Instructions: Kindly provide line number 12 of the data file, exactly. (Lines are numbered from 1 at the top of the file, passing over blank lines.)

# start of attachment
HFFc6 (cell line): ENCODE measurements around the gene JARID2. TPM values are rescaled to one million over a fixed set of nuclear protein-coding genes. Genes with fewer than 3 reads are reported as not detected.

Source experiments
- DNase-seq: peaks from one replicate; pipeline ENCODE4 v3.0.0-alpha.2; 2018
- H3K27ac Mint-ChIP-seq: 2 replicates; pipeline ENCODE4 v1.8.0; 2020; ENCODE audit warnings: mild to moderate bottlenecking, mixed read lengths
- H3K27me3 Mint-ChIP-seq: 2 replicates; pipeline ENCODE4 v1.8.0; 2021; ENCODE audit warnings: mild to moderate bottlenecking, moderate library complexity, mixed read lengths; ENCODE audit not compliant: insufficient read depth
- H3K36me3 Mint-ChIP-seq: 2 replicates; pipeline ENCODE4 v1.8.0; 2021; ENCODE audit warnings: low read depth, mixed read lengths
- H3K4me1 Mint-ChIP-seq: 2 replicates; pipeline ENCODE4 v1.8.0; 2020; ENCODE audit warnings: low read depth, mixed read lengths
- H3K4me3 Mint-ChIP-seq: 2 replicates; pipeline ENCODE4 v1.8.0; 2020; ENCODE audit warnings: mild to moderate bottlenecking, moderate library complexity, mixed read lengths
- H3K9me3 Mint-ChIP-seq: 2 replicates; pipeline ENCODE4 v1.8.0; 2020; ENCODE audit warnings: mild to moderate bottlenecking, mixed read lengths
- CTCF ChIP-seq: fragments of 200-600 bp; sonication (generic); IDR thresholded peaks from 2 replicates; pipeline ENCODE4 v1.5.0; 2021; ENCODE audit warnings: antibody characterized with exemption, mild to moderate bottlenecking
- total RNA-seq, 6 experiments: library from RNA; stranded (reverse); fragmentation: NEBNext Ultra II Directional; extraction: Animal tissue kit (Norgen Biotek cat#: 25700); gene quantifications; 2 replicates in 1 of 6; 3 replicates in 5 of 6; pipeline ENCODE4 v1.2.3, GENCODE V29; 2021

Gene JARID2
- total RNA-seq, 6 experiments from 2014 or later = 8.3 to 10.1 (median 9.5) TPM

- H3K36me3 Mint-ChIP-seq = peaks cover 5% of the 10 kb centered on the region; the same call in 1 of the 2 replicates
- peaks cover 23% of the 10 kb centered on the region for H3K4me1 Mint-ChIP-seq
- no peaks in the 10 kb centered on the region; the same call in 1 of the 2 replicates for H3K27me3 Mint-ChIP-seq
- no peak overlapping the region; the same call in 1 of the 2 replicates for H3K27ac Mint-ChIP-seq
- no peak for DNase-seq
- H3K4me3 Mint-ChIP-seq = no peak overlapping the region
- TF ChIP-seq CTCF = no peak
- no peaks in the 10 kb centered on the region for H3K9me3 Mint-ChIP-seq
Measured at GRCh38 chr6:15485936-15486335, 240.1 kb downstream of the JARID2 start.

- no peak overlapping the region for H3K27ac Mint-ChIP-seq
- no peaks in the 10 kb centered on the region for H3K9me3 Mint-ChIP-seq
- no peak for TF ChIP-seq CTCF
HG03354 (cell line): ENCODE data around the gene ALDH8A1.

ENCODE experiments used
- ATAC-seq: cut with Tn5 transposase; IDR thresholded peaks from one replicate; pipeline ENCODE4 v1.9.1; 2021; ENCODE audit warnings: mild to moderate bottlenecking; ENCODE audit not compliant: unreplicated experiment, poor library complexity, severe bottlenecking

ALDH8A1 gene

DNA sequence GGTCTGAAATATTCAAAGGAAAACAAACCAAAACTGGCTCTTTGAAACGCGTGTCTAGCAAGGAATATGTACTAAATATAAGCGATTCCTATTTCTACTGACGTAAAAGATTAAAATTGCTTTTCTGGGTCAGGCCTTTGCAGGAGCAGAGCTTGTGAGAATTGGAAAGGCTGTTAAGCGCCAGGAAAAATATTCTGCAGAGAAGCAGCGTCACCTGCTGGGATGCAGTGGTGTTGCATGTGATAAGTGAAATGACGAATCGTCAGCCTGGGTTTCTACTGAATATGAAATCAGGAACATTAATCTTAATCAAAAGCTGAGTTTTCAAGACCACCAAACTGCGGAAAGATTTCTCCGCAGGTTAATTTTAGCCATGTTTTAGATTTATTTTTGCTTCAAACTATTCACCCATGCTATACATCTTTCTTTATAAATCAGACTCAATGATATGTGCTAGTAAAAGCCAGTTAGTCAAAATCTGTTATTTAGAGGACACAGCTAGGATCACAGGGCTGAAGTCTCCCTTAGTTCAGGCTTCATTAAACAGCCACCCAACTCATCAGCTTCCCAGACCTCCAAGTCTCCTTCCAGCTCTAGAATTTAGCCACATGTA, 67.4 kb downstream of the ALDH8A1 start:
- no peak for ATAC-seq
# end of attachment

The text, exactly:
Gene JARID2